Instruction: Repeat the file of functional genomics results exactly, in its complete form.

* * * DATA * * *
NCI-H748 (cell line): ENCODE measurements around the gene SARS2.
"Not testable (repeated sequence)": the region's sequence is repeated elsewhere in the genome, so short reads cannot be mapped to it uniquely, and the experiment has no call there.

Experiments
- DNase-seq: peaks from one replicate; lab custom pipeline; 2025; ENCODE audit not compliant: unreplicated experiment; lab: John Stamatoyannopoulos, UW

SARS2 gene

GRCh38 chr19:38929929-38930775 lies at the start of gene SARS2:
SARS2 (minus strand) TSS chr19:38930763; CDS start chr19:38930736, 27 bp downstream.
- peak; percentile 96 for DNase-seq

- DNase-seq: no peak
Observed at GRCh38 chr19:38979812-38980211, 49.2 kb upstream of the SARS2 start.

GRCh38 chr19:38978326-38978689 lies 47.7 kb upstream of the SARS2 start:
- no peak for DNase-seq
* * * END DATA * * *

NCI-H748 (cell line): ENCODE measurements around the gene SARS2.
"Not testable (repeated sequence)": the region's sequence is repeated elsewhere in the genome, so short reads cannot be mapped to it uniquely, and the experiment has no call there.

Experiments
- DNase-seq: peaks from one replicate; lab custom pipeline; 2025; ENCODE audit not compliant: unreplicated experiment; lab: John Stamatoyannopoulos, UW

SARS2 gene

GRCh38 chr19:38929929-38930775 lies at the start of gene SARS2:
SARS2 (minus strand) TSS chr19:38930763; CDS start chr19:38930736, 27 bp downstream.
- peak; percentile 96 for DNase-seq

- DNase-seq: no peak
Observed at GRCh38 chr19:38979812-38980211, 49.2 kb upstream of the SARS2 start.

GRCh38 chr19:38978326-38978689 lies 47.7 kb upstream of the SARS2 start:
- no peak for DNase-seq